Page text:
Saturday, 22 February 2014

What it feels like: to have depression part 4




One of the many things I hate about the word “depression” is the assumption of blankness attached to it, as if the experience of depression is as absent on the inside as it looks to be from the outside. That is wrong. Depression is a place that teems with nightmarish activity. It’s a one-industry town, a psychic megalopolis devoted to a single twenty-four-hour-we-never-close product. You work misery as a teeth-grinding muscle-straining job (is that why it’s so physically exhausting?), proving your shameful failures to yourself over and over again. Depression says you can get blood from a stone, and so that’s what you do. Competing voices are an irritating distraction from the work. No wonder depression doesn’t get invited out much. Not because it’s not the life of the party, it knows it’s not that, but because self-absorption as a work ethic is so prickly and one-eyed. That’s okay with depression—it figures, who’d want to be friends with it, anyway? – Lesley Dormen

Tuesday, 18 February 2014

Colourful Affirmations

I have always enjoyed drawing and doodling.  I am not especially good at it, but I am enthusiastic. I recently bought a new notebook with blank pages so decided to fill it with decorated affirmations and positive quotes here are a few of my early offerings. 




Thursday, 13 February 2014

What it feels like: when someone you know commits suicide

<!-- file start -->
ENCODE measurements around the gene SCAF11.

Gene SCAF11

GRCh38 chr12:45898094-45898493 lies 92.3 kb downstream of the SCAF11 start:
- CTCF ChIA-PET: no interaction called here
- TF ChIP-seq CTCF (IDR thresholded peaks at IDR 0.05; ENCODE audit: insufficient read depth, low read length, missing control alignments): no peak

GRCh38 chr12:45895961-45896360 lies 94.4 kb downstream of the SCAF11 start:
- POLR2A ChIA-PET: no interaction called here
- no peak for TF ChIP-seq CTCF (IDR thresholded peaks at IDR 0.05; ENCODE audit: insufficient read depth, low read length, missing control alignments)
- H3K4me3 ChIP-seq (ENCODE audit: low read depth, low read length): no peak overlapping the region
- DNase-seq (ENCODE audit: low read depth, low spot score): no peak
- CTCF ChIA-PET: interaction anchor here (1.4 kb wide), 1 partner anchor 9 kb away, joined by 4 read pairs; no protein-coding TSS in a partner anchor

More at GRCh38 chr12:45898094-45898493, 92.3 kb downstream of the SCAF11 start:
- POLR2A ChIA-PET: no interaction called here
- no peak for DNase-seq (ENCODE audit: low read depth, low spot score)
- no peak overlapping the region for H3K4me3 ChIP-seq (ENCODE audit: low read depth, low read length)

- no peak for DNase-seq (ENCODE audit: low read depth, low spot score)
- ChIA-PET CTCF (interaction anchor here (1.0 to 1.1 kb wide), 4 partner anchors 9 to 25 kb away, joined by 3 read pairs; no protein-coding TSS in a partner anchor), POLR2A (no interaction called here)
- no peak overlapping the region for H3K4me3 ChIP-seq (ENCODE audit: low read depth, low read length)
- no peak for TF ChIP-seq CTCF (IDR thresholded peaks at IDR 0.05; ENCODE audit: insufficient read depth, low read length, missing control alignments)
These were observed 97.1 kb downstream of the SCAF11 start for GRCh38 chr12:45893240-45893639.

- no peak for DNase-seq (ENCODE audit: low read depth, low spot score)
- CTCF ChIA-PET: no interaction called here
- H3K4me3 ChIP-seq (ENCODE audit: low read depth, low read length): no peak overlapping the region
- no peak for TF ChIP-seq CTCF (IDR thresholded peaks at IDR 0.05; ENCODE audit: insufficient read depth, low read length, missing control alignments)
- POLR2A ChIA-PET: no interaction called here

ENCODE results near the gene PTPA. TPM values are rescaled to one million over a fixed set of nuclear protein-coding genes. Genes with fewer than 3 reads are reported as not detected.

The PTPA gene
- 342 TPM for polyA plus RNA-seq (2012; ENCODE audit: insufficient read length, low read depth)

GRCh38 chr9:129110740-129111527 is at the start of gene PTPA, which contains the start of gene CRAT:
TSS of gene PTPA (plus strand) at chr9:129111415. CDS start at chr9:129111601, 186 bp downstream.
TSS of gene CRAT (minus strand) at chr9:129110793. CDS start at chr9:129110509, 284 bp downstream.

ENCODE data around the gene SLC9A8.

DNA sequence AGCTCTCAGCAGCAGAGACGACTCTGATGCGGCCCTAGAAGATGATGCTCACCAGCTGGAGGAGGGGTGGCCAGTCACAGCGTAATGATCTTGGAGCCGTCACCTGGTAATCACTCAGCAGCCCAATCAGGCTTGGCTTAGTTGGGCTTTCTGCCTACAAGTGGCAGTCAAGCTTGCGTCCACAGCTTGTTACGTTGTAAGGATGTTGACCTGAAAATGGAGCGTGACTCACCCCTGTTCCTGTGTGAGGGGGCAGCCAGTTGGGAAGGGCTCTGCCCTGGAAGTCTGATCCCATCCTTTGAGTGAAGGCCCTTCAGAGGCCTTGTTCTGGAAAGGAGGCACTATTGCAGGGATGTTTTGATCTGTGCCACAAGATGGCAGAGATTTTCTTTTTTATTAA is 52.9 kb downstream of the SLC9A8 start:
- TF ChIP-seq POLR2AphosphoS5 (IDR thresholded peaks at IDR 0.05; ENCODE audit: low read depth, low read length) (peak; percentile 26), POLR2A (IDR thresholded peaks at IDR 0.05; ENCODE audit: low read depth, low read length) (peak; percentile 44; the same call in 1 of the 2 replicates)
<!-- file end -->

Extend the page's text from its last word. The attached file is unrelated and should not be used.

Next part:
It has taken me a long time to write this post. It is such an emotional subject for me, but it's an experience I think is important to share.

S and I had a troubled relationship.  Both of us had mental health problems,  me with depression and anxiety, him with manic depression.  Not a good start.  For reasons I won't go into now we broke up, this was August.  In September I left our shared flat. In October he had a severe manic episode and was hospitalised.  In December he killed himself.

Though we were no longer together I still had feelings for him. I was sad when he became unwell and visited him in hospital. He wanted us to get back together and it took all my strength to refuse him. I couldn't put myself back into a situation I had escaped once, I wasn't sure if I would a second time if need be. 

After he was released from hospital he waa very depressed and I tried to help him. I hated knowing he was suffering.  He asked me over and over to come back to him but I refused. On boxing day I received a text from him that I only skimmed and sent a reply saying "Stop wallowing I'll call you tomorrow". I regret that so much now because it was the last thing he said/sent me.  The next day I got a call from one of his friends to say he was dead.